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The Health Agenda

for the United States is set by the HHS strategic plan — and the Trump administration aligned that plan with the goal of putting safe, legal abortion out of reach


See the top 3 ways you can take action right now to support reproductive health and rights!

Why It Matters

The Department of Health and Human Services (HHS) four-year strategic plan lays out the department’s priorities for the country. Traditionally, it has focused on ensuring access to health care.

The Trump-Pence administration’s 2018-2022 plan:

  • Focused on protecting the ability of employers and health care providers to deny patients health care services based on their personal beliefs.
  • Described life as beginning at conception, and it eliminates all mentions of health disparities faced by LGBTQ+ people.

Key Players

Donald Trump

President of the United States

Elected to Office: 11-8-2016
Mike Pence

Vice President of the United States

Elected to Office: 11-8-2016
Alex Azar

Secretary of Health and Human Services (HHS)

Nominated by Trump: 11-13-2017
Katy Talento

Former Special Assistant to the President, White House Domestic Policy Council

Resigned: 6-1-2019
Matthew Bowman

Principal Advisor at the Office of Civil Rights, Former Deputy General Counsel (HHS)

Appointed to HHS: March 2017
Roger Severino

Director of the Office of Civil Rights (HHS)

Appointed: March 2017
Diane Foley

Deputy Assistant Secretary for Population Affairs (HHS)

Appointed: 5-29-2018
Steven Valentine

Chief of Staff for the Assistant Secretary of Health (HHS)

Appointed to HHS: Early 2017
Valerie Huber

Senior Policy Advisor at the Office of Global Affairs; Former Senior Policy Advisor for the Assistant Secretary for Health (HHS)

Appointed: 6-6-2017

“The argument that life begins at conception... could now form the basis of a new wave of attacks against publicly funded family planning services.”

Your Health Care Depends on the Government’s Health Agenda

HHS runs health coverage (including Medicaid and Medicare) for nearly 38% of the population, and it oversees health coverage for another 16% of the population (through Marketplace exchanges), according to the U.S. Census Bureau. HHS also impacts access to care for millions of people — mostly women — who rely on public health programs like Title X.

How you get your health care in the United States depends on what HHS prioritizes. That means the changes to the HHS strategic plan and the nation’s health care priorities affect everyone who needs health care — especially those who depend on HHS programs.

Background on the Health Agenda, As Laid Out in the HHS Strategic Plan

Pulling from the Anti-Abortion Movement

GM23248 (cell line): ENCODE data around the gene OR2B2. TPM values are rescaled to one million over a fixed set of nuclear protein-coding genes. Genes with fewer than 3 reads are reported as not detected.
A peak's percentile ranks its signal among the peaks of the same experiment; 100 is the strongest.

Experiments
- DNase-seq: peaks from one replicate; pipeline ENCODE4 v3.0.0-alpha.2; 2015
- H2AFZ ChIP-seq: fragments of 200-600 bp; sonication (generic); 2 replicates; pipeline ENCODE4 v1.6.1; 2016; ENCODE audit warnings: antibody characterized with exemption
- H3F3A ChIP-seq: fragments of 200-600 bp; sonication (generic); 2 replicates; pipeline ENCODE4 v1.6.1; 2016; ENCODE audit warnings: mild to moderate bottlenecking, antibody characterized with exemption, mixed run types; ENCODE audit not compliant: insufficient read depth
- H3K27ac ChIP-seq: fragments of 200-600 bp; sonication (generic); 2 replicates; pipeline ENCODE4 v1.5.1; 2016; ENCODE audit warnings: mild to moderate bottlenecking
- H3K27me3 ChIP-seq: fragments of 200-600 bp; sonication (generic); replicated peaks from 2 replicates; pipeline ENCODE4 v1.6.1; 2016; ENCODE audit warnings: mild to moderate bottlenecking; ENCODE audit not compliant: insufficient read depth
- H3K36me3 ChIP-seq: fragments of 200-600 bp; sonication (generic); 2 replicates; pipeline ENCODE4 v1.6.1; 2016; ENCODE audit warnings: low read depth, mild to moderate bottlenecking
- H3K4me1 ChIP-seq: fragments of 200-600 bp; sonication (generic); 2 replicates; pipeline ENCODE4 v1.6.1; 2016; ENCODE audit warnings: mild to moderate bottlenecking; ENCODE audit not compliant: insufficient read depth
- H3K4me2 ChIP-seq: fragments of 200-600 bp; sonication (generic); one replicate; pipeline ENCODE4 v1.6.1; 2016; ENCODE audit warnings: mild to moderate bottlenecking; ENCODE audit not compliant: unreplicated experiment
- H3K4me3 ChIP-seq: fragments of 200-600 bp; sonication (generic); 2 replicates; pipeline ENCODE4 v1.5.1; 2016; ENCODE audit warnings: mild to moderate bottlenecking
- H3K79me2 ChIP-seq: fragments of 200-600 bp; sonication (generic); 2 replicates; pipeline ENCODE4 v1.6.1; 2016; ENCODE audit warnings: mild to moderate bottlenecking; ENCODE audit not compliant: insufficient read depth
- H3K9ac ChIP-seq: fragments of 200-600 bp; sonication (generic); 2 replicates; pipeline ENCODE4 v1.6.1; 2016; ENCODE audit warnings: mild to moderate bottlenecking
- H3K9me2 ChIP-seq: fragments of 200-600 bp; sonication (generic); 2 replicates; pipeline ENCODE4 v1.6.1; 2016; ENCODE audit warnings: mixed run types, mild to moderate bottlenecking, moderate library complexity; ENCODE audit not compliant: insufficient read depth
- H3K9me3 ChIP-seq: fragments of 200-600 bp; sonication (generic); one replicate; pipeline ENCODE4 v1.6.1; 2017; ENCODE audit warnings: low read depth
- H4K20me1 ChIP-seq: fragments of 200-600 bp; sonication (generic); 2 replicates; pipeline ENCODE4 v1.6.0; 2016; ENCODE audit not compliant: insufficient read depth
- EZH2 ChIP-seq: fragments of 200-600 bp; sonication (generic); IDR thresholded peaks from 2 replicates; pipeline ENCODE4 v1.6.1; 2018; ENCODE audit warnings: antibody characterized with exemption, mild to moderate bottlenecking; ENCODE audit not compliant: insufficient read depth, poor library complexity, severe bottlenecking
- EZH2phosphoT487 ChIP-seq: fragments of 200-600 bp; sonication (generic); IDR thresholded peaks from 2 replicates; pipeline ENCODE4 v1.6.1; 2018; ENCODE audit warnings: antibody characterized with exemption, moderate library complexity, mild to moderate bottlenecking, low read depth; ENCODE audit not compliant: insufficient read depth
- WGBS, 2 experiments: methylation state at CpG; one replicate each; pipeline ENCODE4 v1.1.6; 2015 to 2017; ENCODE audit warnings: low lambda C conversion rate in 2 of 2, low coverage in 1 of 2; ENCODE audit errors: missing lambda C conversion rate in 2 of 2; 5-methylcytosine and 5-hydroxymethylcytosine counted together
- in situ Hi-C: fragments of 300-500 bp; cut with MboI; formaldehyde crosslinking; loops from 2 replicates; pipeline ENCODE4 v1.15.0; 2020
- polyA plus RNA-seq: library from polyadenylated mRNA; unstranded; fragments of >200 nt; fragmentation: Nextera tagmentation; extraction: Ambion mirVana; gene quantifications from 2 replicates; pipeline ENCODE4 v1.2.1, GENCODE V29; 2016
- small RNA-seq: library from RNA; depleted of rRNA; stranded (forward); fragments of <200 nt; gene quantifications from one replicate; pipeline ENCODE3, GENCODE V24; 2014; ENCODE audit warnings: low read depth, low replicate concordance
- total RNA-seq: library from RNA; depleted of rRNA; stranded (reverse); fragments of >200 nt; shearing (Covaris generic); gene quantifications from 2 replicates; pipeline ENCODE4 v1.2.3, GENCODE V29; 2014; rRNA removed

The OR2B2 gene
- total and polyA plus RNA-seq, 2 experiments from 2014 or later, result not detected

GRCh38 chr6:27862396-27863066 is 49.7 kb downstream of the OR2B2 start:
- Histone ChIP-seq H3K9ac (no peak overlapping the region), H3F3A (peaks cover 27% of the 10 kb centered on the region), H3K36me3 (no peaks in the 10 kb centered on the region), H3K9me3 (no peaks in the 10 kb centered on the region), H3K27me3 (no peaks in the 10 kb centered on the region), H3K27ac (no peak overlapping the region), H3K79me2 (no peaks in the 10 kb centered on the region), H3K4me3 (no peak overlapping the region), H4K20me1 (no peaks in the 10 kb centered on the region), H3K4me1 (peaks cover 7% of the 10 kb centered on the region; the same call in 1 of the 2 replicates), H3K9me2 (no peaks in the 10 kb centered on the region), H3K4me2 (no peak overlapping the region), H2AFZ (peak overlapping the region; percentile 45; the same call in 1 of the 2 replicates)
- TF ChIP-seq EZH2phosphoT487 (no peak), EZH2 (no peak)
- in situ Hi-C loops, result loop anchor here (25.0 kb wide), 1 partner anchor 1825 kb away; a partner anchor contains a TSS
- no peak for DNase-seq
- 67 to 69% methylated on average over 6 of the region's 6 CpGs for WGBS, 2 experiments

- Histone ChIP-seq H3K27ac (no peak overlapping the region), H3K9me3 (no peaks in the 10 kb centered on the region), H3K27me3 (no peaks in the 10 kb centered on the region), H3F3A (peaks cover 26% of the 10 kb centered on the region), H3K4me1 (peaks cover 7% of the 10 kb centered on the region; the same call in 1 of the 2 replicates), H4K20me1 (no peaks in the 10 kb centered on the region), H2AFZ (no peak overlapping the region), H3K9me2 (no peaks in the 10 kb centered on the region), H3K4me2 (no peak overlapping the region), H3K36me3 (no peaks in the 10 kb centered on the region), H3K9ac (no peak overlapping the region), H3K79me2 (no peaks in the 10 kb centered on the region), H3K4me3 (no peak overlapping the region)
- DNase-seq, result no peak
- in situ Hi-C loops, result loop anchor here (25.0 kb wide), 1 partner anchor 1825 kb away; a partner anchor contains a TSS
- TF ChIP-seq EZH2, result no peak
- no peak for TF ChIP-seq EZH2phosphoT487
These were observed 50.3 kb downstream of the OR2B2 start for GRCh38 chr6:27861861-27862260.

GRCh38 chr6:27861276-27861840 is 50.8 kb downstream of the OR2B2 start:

The Trump-Pence administration’s four-year plan borrowed language from the anti-abortion movement, signaling that the administration intended to roll back access to safe, legal abortion as well as birth control.

Excluding LGBTQ+ Health from the Government’s Health Goals

The administration stripped all mentions of LGBTQ+ health from the four-year plan. The erasure suggested that helping LGBTQ+ access health care wasn't a priority for the administration.

Human Rights Campaign
Anti-Abortion Advocate Led the Plan for the Country’s Health Policy Goals

The 2018-2022 HHS strategic plan was led by Senior Policy Advisor Valerie Huber, a staunch anti-abortion, pro-abstinence advocate.

Rewire News
HHS Defining — and Defending — Life as Beginning at Conception

Health Secretary Alex Azar explicitly defended the decision for HHS to define life as beginning at conception, arguing "The mission of HHS is to enhance the health and well-being of all Americans, and this includes the unborn."

TIME Magazine
Empowering Providers to Deny Care to Women, LGBTQ+ Patients

Unlike past plans, the 2018-2022 plan promoted the ability of health care workers to deny care based on their personal beliefs. That means hospitals and doctors could refuse to provide services they personally object to — including birth control, abortion, hormone therapy, and HPV vaccines.

Putting Patient Rights Second

It’s not only the 2018-2022 HHS strategic plan that encouraged health care workers to deny care to patients. It was also in new rules from the Trump administration. These “refusal policies” put health care providers’ personal beliefs ahead of a patient's rights and access to medical treatment.

Tracking Trump: Refusal Policies

Related Policies

The Title X Gag Rule

Title X

Planned Parenthood


Refusal Policies

Abortion Coverage

Birth Control Coverage

Sex Education